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2 L.A. Fire Department commanders allege retaliation for reporting misconduct

In their whistle-blower lawsuit, the officials say they were transferred out of the department's Arson Counter-Terrorism Section after they raised concerns. They have since been transferred back.

July 10, 2009|Robert J. Lopez

Two top commanders in the Los Angeles Fire Department's arson and counterterrorism unit are alleging retaliation for alerting superiors about misconduct, including at least one false arrest and fabrication of evidence, according to court records and interviews with sources.

Battalion Chief John Miller and Capt. Michael Rueda say they were transferred out of the department's Arson Counter-Terrorism Section after disclosing "violations of state or federal statutes" by members of the unit, according to a complaint filed in Superior Court.

The filing does not specify the type of misconduct raised by the two commanders. But two Fire Department sources familiar with the case said Miller and Rueda told authorities that investigators made at least one false arrest and fabricated evidence in a case, among other things.

"I think that's in the general spectrum of the types of misconduct that we reported," said attorney Marla A. Brown, who represents Rueda.

The July 1 lawsuit follows a city audit released in January that criticized arson investigators for poor record keeping, failing to pursue leads and not analyzing crime trends. The audit was conducted by the Los Angeles Police Department, which works closely with arson investigators.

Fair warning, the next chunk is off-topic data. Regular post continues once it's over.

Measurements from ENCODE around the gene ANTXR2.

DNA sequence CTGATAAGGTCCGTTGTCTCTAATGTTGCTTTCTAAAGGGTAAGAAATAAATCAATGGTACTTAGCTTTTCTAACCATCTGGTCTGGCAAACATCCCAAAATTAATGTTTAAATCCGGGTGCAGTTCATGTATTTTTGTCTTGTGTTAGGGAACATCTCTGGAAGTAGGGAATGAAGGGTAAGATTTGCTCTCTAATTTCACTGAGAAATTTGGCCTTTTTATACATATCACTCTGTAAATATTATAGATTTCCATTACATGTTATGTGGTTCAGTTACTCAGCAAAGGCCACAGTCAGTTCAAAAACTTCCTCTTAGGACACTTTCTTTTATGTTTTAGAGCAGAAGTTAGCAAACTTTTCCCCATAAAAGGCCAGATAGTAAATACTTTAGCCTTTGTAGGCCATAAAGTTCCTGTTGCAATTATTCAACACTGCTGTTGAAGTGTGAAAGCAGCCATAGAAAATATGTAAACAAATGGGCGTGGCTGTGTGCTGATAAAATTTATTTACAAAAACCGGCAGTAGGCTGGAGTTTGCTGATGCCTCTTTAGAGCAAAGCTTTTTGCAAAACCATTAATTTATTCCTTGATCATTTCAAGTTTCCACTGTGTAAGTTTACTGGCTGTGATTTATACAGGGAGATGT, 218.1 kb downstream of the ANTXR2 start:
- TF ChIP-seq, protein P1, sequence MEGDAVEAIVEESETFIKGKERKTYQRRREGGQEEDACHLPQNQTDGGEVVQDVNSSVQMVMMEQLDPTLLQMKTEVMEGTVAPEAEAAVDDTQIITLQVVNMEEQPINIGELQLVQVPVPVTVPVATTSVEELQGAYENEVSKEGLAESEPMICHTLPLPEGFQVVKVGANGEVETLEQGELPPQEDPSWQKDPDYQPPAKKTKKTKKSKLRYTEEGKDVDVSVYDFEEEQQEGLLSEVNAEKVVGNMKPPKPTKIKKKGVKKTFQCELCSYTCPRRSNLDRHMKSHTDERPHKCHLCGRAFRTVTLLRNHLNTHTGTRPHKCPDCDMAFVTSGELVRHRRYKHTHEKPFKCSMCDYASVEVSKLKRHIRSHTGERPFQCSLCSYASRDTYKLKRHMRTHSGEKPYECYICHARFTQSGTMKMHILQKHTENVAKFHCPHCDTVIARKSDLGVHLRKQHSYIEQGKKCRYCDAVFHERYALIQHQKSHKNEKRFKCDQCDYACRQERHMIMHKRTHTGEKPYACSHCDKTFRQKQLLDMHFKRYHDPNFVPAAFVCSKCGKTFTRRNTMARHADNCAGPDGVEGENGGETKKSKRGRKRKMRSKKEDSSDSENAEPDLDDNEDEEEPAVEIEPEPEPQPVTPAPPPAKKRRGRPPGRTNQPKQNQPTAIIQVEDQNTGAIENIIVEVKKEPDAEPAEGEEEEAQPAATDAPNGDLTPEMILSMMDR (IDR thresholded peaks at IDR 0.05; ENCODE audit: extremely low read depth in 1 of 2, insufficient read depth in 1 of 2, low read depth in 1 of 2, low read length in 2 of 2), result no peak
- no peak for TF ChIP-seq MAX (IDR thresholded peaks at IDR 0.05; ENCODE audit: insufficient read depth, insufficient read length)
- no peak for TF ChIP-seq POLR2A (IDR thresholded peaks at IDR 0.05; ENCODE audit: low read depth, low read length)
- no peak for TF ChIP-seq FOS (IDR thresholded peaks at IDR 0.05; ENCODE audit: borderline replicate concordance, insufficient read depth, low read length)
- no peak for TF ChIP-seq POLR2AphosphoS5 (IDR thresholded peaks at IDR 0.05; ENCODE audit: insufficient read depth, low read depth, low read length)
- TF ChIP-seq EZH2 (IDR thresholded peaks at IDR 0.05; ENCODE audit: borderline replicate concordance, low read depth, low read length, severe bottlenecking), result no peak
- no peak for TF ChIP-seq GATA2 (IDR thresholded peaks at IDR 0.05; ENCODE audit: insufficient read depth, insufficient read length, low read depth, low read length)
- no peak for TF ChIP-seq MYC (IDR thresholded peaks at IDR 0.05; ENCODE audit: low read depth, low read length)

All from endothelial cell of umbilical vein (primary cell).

"There were investigative deficiencies with evidence collection, canvassing for witnesses, interviewing all possible witnesses and exhaustive identification and follow up on investigative leads that potentially resulted in missed opportunities to advance and clear investigations," the audit found.

The lawsuit, which seeks unspecified financial damages, does not disclose whether Miller and Rueda were working with auditors. But Brown said, "that's clearly implied."

She said both men have been transferred back to the arson unit. But she said they are now the subjects of internal affairs investigations that are part of the department's alleged pattern of retaliation. "This is a whistle-blower lawsuit," Brown said.

Both men have been with the department for more than 30 years. Miller is the head of the arson unit and Rueda is one of his supervisors. Rueda is the brother of Fire Department Deputy Chief Mario D. Rueda.

The suit alleges that the men had their handguns taken away after they reported misconduct. Arson investigators are considered peace officers and carry weapons.

Miller and Rueda also received threats after raising their concerns, according to the lawsuit.

"We believe it was somebody that felt threatened by what they were doing," Brown said.


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